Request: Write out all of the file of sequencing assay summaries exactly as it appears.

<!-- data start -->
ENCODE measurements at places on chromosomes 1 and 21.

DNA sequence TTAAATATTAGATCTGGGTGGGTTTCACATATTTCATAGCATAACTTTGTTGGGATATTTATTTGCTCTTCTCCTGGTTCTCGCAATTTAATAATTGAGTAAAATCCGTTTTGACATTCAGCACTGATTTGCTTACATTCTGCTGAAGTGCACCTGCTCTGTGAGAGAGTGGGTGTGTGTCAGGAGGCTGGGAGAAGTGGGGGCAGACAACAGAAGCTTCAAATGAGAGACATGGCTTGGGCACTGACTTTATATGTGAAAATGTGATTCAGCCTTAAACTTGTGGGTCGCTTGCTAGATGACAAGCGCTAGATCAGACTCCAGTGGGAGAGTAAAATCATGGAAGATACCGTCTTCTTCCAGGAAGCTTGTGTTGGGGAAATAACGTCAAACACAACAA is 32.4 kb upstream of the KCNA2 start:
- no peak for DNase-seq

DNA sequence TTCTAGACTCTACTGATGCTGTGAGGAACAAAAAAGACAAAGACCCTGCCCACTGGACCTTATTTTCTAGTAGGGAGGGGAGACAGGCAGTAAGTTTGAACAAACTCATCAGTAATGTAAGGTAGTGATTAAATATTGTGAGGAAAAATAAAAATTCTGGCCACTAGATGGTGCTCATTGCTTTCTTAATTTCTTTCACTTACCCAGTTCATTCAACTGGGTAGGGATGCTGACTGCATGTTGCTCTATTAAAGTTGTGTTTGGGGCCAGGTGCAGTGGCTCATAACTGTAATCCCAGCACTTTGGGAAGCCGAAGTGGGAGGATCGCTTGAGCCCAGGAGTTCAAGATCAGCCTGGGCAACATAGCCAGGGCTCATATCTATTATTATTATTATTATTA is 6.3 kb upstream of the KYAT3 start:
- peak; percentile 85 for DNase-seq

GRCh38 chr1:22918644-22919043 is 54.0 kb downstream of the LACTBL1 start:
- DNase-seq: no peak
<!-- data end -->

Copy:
ENCODE measurements at places on chromosomes 1 and 21.

DNA sequence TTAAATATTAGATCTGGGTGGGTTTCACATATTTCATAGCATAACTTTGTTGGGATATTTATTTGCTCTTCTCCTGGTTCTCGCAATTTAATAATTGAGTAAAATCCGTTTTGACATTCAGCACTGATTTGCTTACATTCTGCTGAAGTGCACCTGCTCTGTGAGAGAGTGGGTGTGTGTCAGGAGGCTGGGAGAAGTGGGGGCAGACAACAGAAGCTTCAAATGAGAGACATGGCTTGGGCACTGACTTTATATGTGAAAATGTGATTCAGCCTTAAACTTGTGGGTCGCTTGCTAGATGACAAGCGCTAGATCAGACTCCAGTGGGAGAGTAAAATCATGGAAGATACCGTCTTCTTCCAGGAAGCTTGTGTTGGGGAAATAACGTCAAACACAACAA is 32.4 kb upstream of the KCNA2 start:
- no peak for DNase-seq

DNA sequence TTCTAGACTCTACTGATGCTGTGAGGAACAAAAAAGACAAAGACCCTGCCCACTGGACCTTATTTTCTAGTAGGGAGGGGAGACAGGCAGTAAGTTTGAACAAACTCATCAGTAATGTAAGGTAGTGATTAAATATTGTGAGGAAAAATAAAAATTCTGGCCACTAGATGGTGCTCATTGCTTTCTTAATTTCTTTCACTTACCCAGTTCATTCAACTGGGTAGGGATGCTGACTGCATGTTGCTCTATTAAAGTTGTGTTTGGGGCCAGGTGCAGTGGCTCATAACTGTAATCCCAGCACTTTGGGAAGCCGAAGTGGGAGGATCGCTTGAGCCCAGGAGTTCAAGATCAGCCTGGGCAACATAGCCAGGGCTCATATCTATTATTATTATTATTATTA is 6.3 kb upstream of the KYAT3 start:
- peak; percentile 85 for DNase-seq

GRCh38 chr1:22918644-22919043 is 54.0 kb downstream of the LACTBL1 start:
- DNase-seq: no peak